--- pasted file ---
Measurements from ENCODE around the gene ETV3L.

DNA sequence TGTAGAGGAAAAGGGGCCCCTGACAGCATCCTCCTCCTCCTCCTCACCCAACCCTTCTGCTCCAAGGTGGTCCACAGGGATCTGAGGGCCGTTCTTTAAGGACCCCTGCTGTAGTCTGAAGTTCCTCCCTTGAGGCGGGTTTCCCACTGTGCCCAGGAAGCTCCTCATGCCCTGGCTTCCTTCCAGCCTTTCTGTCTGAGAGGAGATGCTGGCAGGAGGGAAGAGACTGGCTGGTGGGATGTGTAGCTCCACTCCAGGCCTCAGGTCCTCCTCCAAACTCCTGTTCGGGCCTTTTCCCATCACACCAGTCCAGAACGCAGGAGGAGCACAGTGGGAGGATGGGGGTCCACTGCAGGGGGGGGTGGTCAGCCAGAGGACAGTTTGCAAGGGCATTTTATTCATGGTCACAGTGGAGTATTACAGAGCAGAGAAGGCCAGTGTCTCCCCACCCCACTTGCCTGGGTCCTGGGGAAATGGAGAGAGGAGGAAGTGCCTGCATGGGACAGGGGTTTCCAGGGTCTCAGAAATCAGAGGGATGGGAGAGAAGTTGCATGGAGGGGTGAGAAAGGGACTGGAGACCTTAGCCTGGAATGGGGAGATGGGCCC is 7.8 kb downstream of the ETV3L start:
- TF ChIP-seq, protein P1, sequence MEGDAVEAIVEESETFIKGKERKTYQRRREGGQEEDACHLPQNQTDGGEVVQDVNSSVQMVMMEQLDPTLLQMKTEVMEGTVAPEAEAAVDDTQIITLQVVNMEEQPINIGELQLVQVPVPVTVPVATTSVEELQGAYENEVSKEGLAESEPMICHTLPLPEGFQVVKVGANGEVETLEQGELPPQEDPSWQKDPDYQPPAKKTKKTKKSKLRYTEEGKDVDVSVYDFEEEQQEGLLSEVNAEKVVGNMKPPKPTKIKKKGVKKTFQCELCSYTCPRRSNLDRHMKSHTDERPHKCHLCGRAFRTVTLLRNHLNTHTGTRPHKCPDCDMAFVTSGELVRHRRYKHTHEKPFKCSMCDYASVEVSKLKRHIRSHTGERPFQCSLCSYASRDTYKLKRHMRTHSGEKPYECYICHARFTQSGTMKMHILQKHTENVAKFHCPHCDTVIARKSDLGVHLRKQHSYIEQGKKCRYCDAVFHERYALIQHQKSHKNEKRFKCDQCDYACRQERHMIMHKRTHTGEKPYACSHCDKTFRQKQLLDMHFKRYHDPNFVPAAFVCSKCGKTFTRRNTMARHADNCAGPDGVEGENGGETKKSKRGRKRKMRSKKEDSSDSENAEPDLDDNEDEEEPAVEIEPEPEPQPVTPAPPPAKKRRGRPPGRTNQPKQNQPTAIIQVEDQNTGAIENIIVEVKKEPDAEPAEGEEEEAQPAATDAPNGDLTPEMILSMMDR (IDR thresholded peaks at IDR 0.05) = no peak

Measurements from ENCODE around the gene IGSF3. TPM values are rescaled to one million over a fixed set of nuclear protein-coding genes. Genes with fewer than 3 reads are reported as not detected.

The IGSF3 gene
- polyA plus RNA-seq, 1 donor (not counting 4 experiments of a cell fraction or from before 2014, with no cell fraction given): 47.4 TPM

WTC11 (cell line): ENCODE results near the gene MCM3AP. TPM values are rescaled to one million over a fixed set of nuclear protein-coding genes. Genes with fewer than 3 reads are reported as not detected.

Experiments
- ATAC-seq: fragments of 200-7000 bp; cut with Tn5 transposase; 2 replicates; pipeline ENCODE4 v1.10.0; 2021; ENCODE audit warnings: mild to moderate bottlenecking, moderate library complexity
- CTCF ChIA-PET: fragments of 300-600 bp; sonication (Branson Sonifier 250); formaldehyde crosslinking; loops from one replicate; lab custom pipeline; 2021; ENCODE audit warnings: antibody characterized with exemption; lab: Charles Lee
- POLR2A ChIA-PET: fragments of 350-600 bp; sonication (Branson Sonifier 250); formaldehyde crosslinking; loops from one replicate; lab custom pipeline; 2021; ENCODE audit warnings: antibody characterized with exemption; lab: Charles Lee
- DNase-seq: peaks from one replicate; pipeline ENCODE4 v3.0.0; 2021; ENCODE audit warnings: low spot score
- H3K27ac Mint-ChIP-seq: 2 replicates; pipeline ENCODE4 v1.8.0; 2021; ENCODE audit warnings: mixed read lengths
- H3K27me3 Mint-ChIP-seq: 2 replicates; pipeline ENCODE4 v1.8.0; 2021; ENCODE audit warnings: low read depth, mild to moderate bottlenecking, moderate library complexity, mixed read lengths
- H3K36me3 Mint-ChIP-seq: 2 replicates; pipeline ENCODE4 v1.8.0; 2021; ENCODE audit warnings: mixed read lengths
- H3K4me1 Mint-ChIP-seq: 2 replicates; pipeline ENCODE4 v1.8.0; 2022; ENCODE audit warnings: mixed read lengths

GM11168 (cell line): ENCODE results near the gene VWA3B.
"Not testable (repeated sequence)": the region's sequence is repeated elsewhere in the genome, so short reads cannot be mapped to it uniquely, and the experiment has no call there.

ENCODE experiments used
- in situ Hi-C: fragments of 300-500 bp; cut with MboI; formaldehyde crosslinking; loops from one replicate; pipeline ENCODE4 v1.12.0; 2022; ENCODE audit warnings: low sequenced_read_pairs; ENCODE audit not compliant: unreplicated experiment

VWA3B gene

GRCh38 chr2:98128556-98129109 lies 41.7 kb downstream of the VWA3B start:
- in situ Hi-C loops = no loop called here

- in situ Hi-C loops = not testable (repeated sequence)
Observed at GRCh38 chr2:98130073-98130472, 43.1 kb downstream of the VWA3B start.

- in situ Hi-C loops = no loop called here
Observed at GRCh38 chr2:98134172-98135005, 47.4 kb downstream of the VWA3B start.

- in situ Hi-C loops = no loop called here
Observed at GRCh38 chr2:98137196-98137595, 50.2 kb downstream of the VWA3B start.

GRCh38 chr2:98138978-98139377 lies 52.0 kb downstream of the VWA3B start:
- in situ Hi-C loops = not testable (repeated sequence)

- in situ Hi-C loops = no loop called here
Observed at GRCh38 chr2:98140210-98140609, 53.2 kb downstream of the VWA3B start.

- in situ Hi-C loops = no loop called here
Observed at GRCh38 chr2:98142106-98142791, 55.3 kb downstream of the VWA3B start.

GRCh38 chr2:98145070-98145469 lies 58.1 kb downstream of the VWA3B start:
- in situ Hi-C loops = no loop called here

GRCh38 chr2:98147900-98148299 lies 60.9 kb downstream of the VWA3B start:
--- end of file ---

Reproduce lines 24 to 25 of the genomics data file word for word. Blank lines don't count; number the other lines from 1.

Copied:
- in situ Hi-C loops = not testable (repeated sequence)
Observed at GRCh38 chr2:98130073-98130472, 43.1 kb downstream of the VWA3B start.